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Thought-Provoking Quotes from the World’s 10 Richest Techies

Posted by Sean O'Neil on Fri, Apr 18, 2014 @ 10:04 AM

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Mouse attached to computerVendere Partners recently looked to Forbes’ list of “The World’s Richest In Tech Billionaires 2013” for inspiration on various fronts, and found it. Below are some of the Vendere team’s favorite, thought-provoking quotes from the 10 technology innovators at the top of the list.

10. Azim Premji, Chairman of Wipro Limited:

"The important thing about outsourcing or global sourcing is that it becomes a very powerful tool to leverage talent, improve productivity and reduce work cycles."

Is your business performing sales functions that ought to be outsourced

9. Mark Zukerberg, Co-founder of Facebook:

"This is a perverse thing, personally, but I would rather be in the cycle where people are underestimating us. It gives us latitude to go out and make big bets that excite and amaze people."

When it comes to sales, should your organization be taking more chances? You have to know your strengths and weaknesses in order to take calculated risks. In other words, you've got to know the ways in which you are succeeding and failing at sales operations before you can determine the potential costs and benefits of taking risks, whether they're few or many, big or small.

8. Paul Allen, Co-founder of Microsoft Corporation: 

"In the computer industry, you've got an interdisciplinary team of people who can come together, attack the problem, and work in a collaborative style. You knock down one problem after another, cobble things together, and then hopefully turn the crank at some point."

Do you have in place solid processes for adapting your business's services and solutions in ways that are empowering you to meet the needs of today's consumers? Tomorrow's consumers?

7. Steve Ballmer, former CEO of Microsoft:

“In the competition between PCs and Macs, we outsell Apple 30 to 1. But there is no doubt that Apple is thriving. Why? Because they are good at providing an experience that is narrow but complete, while our commitment to choice often comes with some compromises to the end-to-end experience. Today, we’re changing the way we work with hardware vendors to ensure that we can provide complete experiences with absolutely no compromises. We’ll do the same with phones — providing choice as we work to create great end-to-end experiences.”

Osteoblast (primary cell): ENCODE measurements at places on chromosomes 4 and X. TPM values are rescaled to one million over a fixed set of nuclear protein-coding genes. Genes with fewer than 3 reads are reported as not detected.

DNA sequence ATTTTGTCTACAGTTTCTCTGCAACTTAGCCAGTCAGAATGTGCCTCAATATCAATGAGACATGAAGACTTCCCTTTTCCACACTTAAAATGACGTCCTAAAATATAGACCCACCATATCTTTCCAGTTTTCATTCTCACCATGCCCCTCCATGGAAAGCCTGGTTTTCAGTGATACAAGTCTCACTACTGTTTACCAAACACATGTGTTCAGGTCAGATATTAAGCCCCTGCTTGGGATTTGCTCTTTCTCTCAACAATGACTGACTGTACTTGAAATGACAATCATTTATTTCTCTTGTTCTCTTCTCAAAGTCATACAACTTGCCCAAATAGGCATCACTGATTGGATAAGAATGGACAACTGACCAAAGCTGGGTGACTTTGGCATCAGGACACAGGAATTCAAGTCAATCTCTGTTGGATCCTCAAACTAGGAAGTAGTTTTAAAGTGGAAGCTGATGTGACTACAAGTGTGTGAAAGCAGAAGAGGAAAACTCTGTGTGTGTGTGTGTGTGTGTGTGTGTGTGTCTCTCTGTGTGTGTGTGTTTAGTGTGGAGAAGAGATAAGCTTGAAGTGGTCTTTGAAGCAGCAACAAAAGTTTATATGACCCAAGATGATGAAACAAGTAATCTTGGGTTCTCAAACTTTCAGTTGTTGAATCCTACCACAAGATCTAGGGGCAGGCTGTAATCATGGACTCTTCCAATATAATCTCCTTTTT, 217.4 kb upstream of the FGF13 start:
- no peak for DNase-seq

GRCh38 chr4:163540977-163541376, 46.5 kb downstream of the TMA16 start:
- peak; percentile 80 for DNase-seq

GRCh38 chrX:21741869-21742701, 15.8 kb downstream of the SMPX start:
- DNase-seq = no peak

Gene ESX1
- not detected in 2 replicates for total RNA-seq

What are your thoughts on specialization versus diversification? Is it in your organization's best interest to excel at a few things, or be a one-stop-shop?

6. Michael Dell, Founder and CEO of Dell:

“One of the things I benefited from when I started this business was that I didn’t know anything. I was just instinct with no preconceived notions. This enabled me to learn and change quickly without having to worry about maintaining any kind of status quo, like some of my bigger competitors.”

Are you so busy keeping up with your competitors that you've stopped innovating?

5. Sergey Brin, Co-founder of Google:

"Google actually relies on our users to help with our marketing. We have a very high percentage of our users who often tell others about our search engine."

Should your sales and marketing goals include developing more initiatives that encourage your customers, partners and others to do more of your marketing for you?

4. Larry Page, Co-founder of Google:

"We have always tried to concentrate on the long term, and to place bets on technology we believe will have a significant impact over time. It’s hard to imagine now, but when we started Google most people thought search was a solved problem and that there was no money to be made apart from some banner advertising. We felt the exact opposite: that search quality was very poor, and that awesome user experiences would clearly make money."

Is your organization staying true to the beliefs and principles upon which it was founded?

3. Jeff Bezos, Founder and CEO of Amazon.com:

"If your brand is based exclusively on price, you're in a fragile position, but if your brand is about great prices and great service and great selection, that is a much better position."

Are you stuck in a price war? Do you keep lowering price in an effort to remain competitive? Are there things you could be doing to legitimize your current pricing and still remain competitive?

2. Larry Ellison, Co-founder and CEO of Oracle:

"Because software is all about scale. The larger you are, the more profitable you are. If we sell twice as much as software, it doesn't cost us twice as much to build that software. So the more customers you have, the more scale you have. The larger you are, the more profitable you are."

Is your business scalable enough to become truly profitable?

1. Bill Gates, Co-founder and former CEO and Chairman of Microsoft:

"Sales needs to quickly find out whether the company has the inventory or can get it quickly before promising delivery on a big order. Manufacturing needs to know what product is selling like gangbusters so that it can shift production priorities. Business mangers throughout the company need to know about both and a whole lot more."

Does your sales team know what you can and can't deliver? Does each member of your team have realistic expectations regarding their sales potential within your organization? Do they know how high they could really be setting their sights?

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